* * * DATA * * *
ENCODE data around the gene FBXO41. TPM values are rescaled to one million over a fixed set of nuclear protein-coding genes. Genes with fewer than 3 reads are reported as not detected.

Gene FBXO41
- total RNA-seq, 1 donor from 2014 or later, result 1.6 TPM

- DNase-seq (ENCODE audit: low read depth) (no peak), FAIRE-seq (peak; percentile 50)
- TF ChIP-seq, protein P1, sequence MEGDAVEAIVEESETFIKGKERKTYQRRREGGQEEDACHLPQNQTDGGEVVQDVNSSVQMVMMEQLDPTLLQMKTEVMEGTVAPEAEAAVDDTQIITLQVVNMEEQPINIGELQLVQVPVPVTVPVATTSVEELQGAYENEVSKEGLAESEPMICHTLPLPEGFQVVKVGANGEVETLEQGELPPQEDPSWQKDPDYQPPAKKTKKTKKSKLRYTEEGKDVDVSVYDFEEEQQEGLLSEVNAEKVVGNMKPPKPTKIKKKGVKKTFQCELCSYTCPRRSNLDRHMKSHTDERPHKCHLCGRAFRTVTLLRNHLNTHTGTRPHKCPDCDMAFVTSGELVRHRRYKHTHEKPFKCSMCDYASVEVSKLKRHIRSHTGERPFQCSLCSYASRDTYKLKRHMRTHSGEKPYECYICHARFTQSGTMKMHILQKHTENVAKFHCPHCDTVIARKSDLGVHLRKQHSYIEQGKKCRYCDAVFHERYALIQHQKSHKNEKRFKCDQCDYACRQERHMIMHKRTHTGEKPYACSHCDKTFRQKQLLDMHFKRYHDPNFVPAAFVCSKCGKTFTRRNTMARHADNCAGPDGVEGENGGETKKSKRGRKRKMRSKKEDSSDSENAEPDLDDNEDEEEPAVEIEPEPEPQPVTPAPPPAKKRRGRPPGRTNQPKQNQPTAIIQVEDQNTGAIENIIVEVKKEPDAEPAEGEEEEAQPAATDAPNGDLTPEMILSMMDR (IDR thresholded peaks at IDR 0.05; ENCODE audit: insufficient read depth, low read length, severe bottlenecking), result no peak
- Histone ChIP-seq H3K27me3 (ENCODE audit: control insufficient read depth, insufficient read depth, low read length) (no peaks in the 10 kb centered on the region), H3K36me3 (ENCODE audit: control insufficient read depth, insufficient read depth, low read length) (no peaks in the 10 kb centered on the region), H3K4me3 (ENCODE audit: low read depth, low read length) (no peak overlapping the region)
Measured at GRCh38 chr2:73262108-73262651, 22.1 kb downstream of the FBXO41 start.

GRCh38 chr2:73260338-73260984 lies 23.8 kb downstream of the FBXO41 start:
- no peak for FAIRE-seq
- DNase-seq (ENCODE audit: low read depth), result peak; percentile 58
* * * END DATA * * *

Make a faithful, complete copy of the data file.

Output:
ENCODE data around the gene FBXO41. TPM values are rescaled to one million over a fixed set of nuclear protein-coding genes. Genes with fewer than 3 reads are reported as not detected.

Gene FBXO41
- total RNA-seq, 1 donor from 2014 or later, result 1.6 TPM

- DNase-seq (ENCODE audit: low read depth) (no peak), FAIRE-seq (peak; percentile 50)
- TF ChIP-seq, protein P1, sequence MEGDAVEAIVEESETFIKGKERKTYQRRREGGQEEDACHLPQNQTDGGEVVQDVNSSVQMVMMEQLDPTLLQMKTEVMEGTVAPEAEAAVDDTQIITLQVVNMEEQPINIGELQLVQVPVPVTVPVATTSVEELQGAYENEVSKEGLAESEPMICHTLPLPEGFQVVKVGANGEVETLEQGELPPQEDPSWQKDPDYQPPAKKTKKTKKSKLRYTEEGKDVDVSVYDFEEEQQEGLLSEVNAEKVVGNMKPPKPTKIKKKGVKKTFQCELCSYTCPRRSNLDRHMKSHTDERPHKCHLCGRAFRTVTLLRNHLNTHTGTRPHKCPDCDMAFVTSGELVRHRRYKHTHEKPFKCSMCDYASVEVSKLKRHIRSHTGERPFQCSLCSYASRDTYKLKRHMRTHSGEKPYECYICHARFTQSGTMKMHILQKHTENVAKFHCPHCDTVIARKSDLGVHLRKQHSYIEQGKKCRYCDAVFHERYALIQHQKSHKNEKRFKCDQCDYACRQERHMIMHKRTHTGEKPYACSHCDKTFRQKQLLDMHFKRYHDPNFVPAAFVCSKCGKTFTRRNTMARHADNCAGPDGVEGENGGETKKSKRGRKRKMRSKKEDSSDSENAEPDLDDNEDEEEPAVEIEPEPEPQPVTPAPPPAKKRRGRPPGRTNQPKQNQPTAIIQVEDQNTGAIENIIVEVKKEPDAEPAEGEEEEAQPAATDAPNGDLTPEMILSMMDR (IDR thresholded peaks at IDR 0.05; ENCODE audit: insufficient read depth, low read length, severe bottlenecking), result no peak
- Histone ChIP-seq H3K27me3 (ENCODE audit: control insufficient read depth, insufficient read depth, low read length) (no peaks in the 10 kb centered on the region), H3K36me3 (ENCODE audit: control insufficient read depth, insufficient read depth, low read length) (no peaks in the 10 kb centered on the region), H3K4me3 (ENCODE audit: low read depth, low read length) (no peak overlapping the region)
Measured at GRCh38 chr2:73262108-73262651, 22.1 kb downstream of the FBXO41 start.

GRCh38 chr2:73260338-73260984 lies 23.8 kb downstream of the FBXO41 start:
- no peak for FAIRE-seq
- DNase-seq (ENCODE audit: low read depth), result peak; percentile 58